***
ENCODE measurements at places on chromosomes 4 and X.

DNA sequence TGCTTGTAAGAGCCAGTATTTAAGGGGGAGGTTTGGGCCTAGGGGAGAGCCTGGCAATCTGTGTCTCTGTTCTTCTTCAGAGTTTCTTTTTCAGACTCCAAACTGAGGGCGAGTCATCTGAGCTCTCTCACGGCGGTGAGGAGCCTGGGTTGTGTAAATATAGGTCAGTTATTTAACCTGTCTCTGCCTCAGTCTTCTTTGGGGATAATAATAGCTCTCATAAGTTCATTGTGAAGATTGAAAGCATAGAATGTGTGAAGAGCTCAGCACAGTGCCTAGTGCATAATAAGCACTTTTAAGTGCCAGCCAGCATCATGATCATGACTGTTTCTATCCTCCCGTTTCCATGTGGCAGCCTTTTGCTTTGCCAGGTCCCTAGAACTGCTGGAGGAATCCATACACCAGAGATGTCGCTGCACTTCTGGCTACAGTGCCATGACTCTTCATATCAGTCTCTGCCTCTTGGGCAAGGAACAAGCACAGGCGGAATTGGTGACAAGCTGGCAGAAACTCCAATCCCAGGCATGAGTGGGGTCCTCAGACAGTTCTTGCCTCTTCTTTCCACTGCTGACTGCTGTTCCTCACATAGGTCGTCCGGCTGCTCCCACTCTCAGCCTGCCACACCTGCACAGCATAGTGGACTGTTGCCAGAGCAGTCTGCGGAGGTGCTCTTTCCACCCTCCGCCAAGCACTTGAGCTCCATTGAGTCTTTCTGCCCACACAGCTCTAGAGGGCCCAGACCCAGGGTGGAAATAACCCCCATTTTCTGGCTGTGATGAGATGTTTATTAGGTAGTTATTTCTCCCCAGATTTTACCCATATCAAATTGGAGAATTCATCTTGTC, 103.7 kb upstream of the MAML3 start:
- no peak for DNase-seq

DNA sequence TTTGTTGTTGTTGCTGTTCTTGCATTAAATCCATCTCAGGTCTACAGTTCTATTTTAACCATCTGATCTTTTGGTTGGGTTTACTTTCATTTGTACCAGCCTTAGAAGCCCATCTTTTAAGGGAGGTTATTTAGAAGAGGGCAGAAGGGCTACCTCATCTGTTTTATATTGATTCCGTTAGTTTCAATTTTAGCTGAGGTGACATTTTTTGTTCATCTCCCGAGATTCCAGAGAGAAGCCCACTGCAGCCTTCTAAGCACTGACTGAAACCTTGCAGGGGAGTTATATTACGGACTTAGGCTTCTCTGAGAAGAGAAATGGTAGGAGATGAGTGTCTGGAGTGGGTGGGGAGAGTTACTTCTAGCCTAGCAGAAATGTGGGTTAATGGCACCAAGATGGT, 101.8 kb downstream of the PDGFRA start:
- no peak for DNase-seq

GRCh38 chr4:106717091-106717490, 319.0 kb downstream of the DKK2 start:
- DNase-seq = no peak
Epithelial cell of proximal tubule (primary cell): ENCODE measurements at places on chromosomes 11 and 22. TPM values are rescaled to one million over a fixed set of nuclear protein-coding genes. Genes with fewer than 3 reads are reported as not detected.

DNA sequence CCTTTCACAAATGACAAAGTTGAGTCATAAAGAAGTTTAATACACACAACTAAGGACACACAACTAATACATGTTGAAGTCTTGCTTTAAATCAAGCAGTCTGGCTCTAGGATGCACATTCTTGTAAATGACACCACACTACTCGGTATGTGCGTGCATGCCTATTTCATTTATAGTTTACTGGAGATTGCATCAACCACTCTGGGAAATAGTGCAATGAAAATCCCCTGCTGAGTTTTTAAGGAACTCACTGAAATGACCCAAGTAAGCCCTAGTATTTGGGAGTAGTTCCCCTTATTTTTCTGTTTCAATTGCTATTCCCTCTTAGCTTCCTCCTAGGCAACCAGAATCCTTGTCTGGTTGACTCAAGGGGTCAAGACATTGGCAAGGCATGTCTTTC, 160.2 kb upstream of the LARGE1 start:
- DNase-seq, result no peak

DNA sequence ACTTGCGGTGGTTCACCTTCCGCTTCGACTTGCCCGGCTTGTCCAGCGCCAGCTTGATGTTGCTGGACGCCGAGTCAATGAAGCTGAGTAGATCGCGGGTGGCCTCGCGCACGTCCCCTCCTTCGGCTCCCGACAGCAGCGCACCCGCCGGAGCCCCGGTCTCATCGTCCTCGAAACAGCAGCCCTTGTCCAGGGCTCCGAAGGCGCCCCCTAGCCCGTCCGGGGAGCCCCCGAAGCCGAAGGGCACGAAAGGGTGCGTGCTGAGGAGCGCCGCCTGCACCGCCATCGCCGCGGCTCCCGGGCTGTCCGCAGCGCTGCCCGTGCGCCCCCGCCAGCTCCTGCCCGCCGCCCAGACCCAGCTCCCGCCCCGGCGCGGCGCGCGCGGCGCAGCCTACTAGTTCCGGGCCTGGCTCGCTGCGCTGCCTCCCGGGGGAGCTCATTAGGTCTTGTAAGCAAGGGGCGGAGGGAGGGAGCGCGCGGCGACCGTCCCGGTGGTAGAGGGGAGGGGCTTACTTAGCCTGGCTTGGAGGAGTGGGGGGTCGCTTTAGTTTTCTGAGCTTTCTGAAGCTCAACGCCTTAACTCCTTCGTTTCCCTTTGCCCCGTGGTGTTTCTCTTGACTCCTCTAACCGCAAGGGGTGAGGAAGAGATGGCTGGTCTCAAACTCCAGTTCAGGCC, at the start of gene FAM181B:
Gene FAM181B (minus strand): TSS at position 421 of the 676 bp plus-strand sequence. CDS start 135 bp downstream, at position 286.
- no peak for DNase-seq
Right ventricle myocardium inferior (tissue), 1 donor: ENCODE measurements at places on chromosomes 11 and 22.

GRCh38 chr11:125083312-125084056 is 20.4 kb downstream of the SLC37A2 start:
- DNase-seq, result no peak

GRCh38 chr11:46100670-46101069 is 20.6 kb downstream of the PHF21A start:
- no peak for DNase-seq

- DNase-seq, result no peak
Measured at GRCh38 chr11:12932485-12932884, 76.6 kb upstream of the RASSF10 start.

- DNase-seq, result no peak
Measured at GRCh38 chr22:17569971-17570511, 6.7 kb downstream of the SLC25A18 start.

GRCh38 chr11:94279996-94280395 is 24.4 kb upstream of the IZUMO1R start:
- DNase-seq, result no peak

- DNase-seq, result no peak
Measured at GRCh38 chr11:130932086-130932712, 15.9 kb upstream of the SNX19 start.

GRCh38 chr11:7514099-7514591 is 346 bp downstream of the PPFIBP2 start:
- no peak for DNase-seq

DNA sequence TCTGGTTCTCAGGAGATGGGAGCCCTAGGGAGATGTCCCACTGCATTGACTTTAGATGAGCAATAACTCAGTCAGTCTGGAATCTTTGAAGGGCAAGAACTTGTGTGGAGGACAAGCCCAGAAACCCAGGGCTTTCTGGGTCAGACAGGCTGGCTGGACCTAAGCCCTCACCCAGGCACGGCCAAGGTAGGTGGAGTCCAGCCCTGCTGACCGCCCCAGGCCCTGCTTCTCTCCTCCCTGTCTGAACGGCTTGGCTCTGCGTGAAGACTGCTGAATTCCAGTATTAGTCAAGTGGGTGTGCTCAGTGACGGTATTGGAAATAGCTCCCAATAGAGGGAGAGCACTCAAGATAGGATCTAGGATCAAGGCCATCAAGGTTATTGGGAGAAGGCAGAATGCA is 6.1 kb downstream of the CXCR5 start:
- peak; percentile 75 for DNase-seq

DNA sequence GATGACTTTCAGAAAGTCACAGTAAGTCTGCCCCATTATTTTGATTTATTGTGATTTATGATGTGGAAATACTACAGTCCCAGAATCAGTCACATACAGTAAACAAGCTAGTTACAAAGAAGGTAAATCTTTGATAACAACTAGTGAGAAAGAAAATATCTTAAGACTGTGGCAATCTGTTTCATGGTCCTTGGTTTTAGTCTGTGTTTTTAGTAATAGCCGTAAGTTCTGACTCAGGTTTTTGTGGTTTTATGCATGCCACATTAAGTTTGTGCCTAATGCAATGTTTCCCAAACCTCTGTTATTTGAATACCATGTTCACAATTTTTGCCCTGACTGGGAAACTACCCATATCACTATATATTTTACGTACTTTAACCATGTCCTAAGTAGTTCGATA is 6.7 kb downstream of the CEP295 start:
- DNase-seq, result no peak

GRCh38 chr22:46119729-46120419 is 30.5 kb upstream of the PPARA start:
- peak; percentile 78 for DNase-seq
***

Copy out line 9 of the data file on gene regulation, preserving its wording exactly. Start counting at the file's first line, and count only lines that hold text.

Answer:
DNA sequence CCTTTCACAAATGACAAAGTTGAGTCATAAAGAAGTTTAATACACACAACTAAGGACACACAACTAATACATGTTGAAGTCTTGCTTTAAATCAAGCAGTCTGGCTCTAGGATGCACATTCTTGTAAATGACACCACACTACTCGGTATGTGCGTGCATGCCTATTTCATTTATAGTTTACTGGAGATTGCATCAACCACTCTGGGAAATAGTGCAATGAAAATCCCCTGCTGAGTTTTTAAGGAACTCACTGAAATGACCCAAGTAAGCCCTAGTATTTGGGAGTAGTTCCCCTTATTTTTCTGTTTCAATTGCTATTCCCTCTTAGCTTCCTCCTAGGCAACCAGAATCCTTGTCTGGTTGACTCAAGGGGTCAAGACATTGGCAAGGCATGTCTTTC, 160.2 kb upstream of the LARGE1 start: